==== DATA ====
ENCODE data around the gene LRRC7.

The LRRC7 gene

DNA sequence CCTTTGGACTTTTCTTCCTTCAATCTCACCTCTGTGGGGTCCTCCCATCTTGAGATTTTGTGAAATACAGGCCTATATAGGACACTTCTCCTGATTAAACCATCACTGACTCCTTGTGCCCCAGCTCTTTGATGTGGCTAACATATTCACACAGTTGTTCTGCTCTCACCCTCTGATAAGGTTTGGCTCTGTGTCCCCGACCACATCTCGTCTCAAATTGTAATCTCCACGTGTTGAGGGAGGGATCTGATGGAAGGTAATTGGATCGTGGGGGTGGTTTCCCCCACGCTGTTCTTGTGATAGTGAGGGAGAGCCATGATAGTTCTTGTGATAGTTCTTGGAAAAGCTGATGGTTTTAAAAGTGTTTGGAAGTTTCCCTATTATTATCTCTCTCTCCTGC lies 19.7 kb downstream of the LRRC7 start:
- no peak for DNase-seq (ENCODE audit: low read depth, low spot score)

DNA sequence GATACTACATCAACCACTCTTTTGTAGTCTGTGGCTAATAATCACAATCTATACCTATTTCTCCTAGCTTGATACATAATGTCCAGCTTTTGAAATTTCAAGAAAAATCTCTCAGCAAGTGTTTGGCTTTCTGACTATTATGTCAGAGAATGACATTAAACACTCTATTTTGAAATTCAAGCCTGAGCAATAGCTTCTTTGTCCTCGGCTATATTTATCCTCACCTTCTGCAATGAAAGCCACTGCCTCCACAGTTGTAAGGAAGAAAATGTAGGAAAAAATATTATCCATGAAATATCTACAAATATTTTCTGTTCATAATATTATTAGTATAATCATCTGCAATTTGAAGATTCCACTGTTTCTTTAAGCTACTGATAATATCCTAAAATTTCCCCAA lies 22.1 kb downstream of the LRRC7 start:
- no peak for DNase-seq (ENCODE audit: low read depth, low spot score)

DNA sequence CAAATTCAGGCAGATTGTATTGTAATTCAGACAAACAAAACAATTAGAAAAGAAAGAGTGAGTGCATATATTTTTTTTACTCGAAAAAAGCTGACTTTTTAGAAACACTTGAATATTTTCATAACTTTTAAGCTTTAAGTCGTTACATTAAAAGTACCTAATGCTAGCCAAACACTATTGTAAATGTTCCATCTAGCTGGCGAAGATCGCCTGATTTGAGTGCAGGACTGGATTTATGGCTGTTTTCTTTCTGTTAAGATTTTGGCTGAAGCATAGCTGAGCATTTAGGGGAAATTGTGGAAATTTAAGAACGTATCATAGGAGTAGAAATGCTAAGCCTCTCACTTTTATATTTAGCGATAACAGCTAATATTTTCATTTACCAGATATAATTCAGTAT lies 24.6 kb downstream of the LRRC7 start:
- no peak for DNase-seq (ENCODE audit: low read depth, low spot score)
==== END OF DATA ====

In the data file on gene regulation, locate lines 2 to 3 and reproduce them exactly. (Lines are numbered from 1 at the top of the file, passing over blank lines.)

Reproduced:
The LRRC7 gene

DNA sequence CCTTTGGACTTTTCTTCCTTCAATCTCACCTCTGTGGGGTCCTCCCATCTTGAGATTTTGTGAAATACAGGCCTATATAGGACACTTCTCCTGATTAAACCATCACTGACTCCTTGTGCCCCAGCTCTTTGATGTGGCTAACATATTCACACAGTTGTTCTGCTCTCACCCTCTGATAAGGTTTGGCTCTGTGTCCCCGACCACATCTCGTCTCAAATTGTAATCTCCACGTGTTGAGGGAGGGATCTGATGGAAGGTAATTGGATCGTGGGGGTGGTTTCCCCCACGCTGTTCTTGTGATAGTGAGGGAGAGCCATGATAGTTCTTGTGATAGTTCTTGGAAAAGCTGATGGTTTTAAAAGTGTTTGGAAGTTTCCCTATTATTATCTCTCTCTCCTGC lies 19.7 kb downstream of the LRRC7 start: